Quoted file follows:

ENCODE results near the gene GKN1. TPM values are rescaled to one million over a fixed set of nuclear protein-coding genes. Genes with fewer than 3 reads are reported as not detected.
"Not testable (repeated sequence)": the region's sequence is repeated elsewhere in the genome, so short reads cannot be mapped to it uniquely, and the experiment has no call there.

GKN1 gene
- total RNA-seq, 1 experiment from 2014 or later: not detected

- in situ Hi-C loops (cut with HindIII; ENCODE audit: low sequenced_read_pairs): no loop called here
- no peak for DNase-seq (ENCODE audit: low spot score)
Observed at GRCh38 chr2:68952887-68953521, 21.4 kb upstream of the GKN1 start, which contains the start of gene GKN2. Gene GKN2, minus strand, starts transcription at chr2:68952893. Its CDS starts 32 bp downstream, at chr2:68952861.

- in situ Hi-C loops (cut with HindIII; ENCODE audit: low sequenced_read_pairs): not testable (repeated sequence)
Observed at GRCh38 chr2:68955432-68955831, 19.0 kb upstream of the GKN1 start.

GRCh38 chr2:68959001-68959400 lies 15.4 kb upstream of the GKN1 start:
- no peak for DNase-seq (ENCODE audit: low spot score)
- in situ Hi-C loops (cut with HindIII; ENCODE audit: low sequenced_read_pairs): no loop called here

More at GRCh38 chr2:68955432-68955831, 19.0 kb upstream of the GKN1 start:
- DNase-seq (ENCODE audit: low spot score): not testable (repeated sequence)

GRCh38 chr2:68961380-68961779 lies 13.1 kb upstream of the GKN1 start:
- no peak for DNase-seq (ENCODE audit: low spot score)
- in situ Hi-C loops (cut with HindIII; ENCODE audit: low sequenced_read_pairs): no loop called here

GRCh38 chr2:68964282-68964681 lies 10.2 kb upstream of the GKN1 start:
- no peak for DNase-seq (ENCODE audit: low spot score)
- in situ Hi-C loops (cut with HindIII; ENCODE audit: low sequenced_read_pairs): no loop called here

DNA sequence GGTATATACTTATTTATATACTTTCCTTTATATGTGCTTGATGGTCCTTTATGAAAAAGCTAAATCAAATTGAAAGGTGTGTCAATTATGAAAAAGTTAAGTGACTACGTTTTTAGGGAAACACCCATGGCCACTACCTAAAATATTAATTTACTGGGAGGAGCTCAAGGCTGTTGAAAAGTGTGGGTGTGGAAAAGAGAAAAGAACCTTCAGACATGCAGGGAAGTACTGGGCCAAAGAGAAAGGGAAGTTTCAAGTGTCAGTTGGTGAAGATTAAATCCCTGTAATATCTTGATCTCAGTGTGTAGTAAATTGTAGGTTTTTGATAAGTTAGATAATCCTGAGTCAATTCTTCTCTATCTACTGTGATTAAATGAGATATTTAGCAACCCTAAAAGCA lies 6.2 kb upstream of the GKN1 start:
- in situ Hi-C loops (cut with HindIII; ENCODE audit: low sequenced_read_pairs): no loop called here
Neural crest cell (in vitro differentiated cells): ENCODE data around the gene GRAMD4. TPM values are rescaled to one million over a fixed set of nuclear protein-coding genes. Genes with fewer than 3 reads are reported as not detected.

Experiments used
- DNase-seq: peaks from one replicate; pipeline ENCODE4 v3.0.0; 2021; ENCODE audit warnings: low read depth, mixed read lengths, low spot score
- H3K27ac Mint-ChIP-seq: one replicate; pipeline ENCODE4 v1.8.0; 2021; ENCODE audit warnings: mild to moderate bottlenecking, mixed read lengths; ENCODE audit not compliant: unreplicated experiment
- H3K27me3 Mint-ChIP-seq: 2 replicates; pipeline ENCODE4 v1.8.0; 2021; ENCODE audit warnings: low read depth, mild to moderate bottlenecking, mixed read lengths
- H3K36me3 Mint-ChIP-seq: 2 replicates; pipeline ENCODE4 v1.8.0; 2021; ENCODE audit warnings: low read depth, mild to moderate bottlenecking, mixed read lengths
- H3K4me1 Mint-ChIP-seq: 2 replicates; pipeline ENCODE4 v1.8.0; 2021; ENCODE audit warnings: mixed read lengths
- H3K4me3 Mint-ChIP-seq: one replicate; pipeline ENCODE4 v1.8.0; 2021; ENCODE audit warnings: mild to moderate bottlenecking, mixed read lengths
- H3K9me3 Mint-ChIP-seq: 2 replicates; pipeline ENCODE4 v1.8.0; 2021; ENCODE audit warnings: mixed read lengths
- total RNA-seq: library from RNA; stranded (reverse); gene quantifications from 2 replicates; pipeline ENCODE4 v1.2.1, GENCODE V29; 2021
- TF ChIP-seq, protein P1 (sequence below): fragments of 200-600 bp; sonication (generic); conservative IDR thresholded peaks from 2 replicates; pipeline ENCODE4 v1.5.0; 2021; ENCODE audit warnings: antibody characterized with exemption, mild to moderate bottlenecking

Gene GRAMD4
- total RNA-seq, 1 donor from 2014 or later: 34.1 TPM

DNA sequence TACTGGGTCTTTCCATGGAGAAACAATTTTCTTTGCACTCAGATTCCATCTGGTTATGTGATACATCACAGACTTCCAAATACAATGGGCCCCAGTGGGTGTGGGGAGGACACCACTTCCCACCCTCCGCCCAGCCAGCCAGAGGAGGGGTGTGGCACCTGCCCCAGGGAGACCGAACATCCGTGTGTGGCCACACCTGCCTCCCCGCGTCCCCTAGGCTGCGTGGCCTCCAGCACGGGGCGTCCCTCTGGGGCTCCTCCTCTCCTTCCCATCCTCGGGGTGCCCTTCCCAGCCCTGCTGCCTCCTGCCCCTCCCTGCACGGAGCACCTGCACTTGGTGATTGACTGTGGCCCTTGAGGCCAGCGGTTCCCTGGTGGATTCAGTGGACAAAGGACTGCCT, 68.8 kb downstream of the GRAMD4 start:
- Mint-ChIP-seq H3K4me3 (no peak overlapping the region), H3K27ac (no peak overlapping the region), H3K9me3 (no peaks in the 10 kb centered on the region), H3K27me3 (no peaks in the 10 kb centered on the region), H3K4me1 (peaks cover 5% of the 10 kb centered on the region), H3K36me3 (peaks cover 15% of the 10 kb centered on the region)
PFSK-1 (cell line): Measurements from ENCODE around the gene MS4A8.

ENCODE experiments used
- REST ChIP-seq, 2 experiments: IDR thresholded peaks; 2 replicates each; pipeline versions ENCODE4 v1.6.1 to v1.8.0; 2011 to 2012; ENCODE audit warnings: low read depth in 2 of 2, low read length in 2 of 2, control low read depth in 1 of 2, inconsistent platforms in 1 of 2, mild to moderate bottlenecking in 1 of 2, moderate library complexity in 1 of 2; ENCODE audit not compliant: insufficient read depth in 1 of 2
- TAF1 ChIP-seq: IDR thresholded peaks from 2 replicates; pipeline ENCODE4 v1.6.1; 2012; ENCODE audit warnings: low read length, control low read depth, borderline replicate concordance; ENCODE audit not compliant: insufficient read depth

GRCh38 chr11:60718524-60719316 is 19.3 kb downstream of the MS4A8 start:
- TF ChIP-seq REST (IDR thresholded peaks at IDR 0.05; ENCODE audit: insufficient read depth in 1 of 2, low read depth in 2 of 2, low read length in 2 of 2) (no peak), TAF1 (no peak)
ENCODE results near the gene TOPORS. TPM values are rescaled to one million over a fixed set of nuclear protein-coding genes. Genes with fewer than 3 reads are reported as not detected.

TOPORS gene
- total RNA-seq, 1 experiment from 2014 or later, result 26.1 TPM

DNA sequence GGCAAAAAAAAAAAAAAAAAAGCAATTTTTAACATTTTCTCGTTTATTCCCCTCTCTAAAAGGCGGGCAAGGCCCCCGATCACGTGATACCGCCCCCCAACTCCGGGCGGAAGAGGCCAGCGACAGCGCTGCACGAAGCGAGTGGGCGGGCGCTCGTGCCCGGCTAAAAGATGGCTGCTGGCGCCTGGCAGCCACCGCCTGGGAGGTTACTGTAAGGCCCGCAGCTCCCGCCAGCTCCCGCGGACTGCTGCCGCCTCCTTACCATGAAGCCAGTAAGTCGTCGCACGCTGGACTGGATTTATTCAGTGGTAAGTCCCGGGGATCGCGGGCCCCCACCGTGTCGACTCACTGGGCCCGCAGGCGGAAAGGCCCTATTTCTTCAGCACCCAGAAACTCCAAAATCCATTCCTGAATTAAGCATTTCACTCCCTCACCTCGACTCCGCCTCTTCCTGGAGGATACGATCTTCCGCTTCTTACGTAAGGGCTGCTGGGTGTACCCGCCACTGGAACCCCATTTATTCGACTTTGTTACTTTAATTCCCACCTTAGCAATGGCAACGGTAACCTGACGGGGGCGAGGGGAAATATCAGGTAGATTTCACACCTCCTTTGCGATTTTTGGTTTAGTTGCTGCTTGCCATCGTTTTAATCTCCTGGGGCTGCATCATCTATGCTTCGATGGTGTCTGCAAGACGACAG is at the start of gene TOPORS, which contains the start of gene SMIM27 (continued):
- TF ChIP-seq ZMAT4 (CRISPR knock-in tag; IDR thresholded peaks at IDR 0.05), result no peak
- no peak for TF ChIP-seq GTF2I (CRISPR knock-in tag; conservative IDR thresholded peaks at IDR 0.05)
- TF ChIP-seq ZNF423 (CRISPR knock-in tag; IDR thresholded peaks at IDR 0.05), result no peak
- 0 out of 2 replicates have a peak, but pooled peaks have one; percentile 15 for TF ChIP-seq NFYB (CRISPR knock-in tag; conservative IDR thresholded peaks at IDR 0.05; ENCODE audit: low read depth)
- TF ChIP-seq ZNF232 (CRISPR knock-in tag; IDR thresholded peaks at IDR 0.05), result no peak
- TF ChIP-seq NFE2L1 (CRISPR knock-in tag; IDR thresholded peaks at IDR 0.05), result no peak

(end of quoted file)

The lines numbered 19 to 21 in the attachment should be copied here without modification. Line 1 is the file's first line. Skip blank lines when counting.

- no peak for DNase-seq (ENCODE audit: low spot score)
- in situ Hi-C loops (cut with HindIII; ENCODE audit: low sequenced_read_pairs): no loop called here

DNA sequence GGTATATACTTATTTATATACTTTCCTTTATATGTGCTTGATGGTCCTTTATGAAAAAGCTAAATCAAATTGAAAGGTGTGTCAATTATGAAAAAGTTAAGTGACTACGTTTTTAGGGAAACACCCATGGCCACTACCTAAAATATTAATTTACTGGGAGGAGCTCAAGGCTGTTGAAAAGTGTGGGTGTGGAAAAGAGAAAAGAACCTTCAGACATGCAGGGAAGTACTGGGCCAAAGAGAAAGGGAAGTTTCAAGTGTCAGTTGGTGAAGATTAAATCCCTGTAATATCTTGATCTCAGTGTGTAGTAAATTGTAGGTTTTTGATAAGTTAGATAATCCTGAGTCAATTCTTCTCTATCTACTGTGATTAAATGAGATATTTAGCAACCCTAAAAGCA lies 6.2 kb upstream of the GKN1 start: